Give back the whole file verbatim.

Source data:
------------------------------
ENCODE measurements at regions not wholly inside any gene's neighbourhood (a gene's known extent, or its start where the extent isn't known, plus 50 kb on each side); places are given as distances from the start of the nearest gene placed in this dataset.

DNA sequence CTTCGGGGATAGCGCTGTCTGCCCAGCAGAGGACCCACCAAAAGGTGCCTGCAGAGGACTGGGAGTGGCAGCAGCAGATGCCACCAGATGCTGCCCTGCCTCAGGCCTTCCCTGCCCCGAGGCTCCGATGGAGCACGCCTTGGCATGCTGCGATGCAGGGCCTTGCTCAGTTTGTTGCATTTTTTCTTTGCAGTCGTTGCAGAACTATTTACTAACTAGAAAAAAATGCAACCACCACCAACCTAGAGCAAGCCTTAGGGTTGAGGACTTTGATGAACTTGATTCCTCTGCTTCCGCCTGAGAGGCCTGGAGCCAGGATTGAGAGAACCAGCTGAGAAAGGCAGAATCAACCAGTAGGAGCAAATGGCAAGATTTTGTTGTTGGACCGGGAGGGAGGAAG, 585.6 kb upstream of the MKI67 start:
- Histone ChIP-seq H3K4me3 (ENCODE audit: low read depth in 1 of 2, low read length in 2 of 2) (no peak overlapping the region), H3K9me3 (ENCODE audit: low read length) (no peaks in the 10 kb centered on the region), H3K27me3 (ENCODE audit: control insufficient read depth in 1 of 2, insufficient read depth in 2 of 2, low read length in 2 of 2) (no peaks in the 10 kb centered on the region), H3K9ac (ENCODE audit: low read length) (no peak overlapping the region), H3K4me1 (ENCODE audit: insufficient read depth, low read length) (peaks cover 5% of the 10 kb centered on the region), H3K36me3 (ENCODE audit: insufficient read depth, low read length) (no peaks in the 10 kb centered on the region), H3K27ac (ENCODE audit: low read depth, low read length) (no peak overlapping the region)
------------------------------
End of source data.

ENCODE measurements at regions not wholly inside any gene's neighbourhood (a gene's known extent, or its start where the extent isn't known, plus 50 kb on each side); places are given as distances from the start of the nearest gene placed in this dataset.

DNA sequence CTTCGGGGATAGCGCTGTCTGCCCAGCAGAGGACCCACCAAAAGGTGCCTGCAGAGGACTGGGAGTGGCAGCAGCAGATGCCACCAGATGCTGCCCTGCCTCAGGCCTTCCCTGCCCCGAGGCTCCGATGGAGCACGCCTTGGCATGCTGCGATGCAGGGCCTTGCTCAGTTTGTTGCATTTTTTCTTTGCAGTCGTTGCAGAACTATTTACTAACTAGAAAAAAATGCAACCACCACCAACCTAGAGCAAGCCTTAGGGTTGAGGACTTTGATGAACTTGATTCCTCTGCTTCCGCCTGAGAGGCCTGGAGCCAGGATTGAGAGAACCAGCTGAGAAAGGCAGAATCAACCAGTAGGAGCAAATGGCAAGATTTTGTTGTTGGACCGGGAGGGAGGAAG, 585.6 kb upstream of the MKI67 start:
- Histone ChIP-seq H3K4me3 (ENCODE audit: low read depth in 1 of 2, low read length in 2 of 2) (no peak overlapping the region), H3K9me3 (ENCODE audit: low read length) (no peaks in the 10 kb centered on the region), H3K27me3 (ENCODE audit: control insufficient read depth in 1 of 2, insufficient read depth in 2 of 2, low read length in 2 of 2) (no peaks in the 10 kb centered on the region), H3K9ac (ENCODE audit: low read length) (no peak overlapping the region), H3K4me1 (ENCODE audit: insufficient read depth, low read length) (peaks cover 5% of the 10 kb centered on the region), H3K36me3 (ENCODE audit: insufficient read depth, low read length) (no peaks in the 10 kb centered on the region), H3K27ac (ENCODE audit: low read depth, low read length) (no peak overlapping the region)